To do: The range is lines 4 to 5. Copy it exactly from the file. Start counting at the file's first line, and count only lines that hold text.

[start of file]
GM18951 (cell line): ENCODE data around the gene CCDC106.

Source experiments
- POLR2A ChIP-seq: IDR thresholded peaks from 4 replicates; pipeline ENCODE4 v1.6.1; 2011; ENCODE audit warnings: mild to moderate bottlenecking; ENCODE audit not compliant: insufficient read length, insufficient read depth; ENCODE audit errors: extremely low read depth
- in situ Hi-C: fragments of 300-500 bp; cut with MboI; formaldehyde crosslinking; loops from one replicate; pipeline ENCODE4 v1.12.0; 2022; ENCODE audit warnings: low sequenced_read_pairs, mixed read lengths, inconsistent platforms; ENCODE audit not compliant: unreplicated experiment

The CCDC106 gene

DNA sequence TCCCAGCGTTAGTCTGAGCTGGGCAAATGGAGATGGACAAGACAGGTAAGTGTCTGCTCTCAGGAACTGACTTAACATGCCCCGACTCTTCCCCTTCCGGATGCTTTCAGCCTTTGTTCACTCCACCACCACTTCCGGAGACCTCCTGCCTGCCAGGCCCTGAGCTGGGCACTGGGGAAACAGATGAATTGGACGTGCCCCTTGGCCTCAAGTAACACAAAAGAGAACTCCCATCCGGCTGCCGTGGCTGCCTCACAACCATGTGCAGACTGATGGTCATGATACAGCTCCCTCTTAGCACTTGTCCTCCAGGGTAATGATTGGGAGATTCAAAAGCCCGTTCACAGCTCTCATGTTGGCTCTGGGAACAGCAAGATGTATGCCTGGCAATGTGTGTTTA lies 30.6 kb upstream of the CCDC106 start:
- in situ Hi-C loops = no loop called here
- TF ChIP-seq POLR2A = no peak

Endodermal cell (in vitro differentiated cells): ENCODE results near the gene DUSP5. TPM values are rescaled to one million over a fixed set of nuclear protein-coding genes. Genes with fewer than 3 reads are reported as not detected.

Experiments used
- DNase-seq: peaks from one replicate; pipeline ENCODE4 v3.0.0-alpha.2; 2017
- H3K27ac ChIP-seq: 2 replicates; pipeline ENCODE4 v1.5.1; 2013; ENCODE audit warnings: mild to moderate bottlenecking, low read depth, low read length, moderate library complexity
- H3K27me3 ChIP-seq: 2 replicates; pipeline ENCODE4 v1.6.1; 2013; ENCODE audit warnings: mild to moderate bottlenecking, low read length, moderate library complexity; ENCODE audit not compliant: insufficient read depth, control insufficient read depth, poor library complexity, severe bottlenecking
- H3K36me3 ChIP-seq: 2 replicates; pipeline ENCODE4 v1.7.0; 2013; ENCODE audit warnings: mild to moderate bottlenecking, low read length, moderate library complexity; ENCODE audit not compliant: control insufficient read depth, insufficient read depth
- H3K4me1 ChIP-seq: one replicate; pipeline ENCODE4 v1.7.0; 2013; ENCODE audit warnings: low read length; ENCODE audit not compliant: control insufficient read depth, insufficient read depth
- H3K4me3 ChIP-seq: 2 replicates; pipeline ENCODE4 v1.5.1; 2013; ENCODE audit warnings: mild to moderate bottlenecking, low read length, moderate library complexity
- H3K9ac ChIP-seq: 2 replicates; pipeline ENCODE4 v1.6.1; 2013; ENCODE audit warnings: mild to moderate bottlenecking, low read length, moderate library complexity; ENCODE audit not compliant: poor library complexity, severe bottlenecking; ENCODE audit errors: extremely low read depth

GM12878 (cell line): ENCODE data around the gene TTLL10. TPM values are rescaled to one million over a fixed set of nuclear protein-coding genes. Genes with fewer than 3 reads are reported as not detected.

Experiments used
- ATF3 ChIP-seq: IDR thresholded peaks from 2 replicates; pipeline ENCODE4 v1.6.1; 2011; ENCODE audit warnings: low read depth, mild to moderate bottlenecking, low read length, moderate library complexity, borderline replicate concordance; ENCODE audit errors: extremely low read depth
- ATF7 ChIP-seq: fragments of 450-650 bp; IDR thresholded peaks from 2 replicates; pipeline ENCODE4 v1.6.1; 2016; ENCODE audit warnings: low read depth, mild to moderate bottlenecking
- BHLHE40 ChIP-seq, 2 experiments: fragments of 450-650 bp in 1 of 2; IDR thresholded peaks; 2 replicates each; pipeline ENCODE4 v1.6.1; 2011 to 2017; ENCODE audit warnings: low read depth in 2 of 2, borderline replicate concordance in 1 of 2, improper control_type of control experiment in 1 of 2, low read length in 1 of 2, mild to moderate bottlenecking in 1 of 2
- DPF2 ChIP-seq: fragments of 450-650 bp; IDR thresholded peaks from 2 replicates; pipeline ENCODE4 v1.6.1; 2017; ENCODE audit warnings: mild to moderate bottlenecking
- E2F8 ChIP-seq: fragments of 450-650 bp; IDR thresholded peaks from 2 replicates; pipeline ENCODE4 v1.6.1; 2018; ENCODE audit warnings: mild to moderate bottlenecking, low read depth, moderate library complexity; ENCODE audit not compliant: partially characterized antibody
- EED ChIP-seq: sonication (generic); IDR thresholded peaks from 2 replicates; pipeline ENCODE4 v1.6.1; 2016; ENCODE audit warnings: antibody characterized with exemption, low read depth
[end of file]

- in situ Hi-C: fragments of 300-500 bp; cut with MboI; formaldehyde crosslinking; loops from one replicate; pipeline ENCODE4 v1.12.0; 2022; ENCODE audit warnings: low sequenced_read_pairs, mixed read lengths, inconsistent platforms; ENCODE audit not compliant: unreplicated experiment

The CCDC106 gene